Russia has made various promises about building new infrastructure to bolster its links with Crimea and reduce the region’s dependence on Ukraine.
A proposed road and railway bridge linking Crimea to Russia could cost at least 100 billion roubles ($2.8 billion), Russia’s transport minister has said.
Three new power stations would cost up to 100 billion roubles, Russia’s energy minister has said.
Depending on the route and capacity, a new gas pipeline to Crimea could cost between $200 million and $1 billion.
Russia has also promised to spend generously on upgrading public infrastructure in Crimea such as schools, hospitals, roads, airports, the water supply system and a new university. It has pledged to support agriculture, including 80-100 combine harvesters for immediate dispatch.
Russia’s finance minister has said Russia is preparing to spend up to 243 billion roubles ($6.8 billion) to support Crimea in 2014, including both recurring expenditure on higher pensions and wages, and one-off infrastructure spending.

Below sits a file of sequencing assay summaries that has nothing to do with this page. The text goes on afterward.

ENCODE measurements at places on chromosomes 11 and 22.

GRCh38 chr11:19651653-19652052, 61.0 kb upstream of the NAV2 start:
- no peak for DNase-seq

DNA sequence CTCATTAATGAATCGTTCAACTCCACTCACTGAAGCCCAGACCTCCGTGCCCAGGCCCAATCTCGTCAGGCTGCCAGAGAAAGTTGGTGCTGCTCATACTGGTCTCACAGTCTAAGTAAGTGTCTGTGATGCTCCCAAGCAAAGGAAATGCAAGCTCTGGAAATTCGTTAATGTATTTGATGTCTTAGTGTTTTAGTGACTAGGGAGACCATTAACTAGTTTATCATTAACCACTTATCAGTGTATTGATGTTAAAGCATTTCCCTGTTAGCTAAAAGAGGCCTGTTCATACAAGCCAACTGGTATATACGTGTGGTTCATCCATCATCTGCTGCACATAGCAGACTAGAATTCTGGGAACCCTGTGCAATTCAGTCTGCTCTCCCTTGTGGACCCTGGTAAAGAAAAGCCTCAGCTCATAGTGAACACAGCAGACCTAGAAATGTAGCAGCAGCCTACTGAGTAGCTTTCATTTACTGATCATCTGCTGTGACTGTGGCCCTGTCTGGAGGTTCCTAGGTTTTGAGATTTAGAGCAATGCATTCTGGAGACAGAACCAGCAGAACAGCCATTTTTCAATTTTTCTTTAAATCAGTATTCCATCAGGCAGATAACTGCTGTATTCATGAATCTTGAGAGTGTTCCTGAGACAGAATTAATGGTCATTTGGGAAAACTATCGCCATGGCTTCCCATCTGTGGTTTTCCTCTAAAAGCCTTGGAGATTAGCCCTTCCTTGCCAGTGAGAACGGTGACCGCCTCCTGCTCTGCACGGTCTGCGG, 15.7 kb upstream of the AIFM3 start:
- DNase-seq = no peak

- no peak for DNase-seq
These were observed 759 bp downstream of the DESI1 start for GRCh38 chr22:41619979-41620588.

Ukraine has threatened Russia with lawsuits worth “hundreds of billions of dollars” in response to Russia’s occupation of Crimea. The lawsuits will cover both the seizure of Ukrainian state property in Crimea, and also Russia’s breaches of international and bilateral agreements.
The resulting legal battles could last decades, leading to huge uncertainty over the final bill and the fate of Russian property in Ukraine, which could be impounded.
The risk of Ukrainian lawsuits also means that most foreign investors are likely to shun Crimea, increasing the economic burden on Russia.
LESS INVESTMENT AND LOWER GROWTH IN RUSSIA
The international tensions around Ukraine have exacerbated a fall in investment in Russia and an outflow of capital that have already had a major negative impact on Russia’s economic growth.
Russia’s Economy Ministry, which had originally forecast growth of 2.5 percent in 2014, now expects it will be well below 1 percent. The World Bank has warned the economy may shrink by 1.8 percent if the Ukraine crisis deepens.
Each 1 percent reduction in gross domestic product costs Russia’s economy around $20 billion in lost output per year.
additional reporting by Katya Golubkova, editing by Elizabeth Piper and Will Waterman